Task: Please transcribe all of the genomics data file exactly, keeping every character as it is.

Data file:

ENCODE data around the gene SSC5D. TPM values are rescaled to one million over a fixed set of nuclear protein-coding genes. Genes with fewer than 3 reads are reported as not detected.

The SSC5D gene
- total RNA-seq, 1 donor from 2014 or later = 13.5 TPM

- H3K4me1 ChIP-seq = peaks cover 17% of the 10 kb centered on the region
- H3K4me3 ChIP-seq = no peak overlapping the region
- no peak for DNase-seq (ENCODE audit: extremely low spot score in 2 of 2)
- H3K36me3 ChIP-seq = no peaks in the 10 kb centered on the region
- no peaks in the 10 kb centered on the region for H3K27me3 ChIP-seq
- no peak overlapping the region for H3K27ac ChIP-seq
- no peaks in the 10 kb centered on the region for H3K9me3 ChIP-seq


ENCODE data around the gene SSC5D. TPM values are rescaled to one million over a fixed set of nuclear protein-coding genes. Genes with fewer than 3 reads are reported as not detected.

The SSC5D gene
- total RNA-seq, 1 donor from 2014 or later = 13.5 TPM

- H3K4me1 ChIP-seq = peaks cover 17% of the 10 kb centered on the region
- H3K4me3 ChIP-seq = no peak overlapping the region
- no peak for DNase-seq (ENCODE audit: extremely low spot score in 2 of 2)
- H3K36me3 ChIP-seq = no peaks in the 10 kb centered on the region
- no peaks in the 10 kb centered on the region for H3K27me3 ChIP-seq
- no peak overlapping the region for H3K27ac ChIP-seq
- no peaks in the 10 kb centered on the region for H3K9me3 ChIP-seq